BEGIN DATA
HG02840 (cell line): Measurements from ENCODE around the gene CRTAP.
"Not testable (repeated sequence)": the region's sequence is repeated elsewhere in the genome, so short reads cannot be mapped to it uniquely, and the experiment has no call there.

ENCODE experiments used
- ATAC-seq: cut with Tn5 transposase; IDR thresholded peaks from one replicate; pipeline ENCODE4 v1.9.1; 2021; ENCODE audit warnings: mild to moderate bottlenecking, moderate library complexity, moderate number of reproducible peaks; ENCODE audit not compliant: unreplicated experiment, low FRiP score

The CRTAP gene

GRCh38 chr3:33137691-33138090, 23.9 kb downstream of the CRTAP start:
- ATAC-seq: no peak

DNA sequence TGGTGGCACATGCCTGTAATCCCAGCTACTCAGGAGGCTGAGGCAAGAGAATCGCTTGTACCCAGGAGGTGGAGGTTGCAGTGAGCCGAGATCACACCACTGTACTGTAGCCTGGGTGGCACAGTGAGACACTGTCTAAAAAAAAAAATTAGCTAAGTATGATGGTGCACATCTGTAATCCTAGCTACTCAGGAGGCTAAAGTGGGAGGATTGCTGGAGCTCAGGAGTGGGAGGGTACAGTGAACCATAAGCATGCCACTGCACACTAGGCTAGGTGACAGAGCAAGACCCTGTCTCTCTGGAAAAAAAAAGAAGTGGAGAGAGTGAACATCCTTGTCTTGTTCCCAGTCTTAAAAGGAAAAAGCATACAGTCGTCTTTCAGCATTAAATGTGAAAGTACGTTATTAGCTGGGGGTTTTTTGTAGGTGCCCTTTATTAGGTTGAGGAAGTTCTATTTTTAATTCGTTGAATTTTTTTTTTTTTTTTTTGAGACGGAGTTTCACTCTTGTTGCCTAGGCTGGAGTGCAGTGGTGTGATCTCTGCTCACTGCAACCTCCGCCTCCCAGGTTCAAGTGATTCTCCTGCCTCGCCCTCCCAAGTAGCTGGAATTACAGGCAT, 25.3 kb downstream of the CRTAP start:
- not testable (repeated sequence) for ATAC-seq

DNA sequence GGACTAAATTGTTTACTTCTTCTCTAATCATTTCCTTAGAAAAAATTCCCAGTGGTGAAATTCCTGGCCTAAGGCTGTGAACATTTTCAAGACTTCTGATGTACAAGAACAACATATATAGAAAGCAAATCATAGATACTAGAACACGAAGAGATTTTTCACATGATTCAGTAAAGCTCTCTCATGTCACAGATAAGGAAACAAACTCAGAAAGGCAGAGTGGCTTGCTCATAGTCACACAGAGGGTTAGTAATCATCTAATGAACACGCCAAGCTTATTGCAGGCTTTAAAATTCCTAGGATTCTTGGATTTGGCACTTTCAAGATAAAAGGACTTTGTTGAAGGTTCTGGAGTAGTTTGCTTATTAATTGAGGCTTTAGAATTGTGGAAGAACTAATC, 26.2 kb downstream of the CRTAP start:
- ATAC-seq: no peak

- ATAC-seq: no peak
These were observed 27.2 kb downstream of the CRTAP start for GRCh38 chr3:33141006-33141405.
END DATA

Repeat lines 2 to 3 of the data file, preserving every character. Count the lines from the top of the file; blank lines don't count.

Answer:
"Not testable (repeated sequence)": the region's sequence is repeated elsewhere in the genome, so short reads cannot be mapped to it uniquely, and the experiment has no call there.

ENCODE experiments used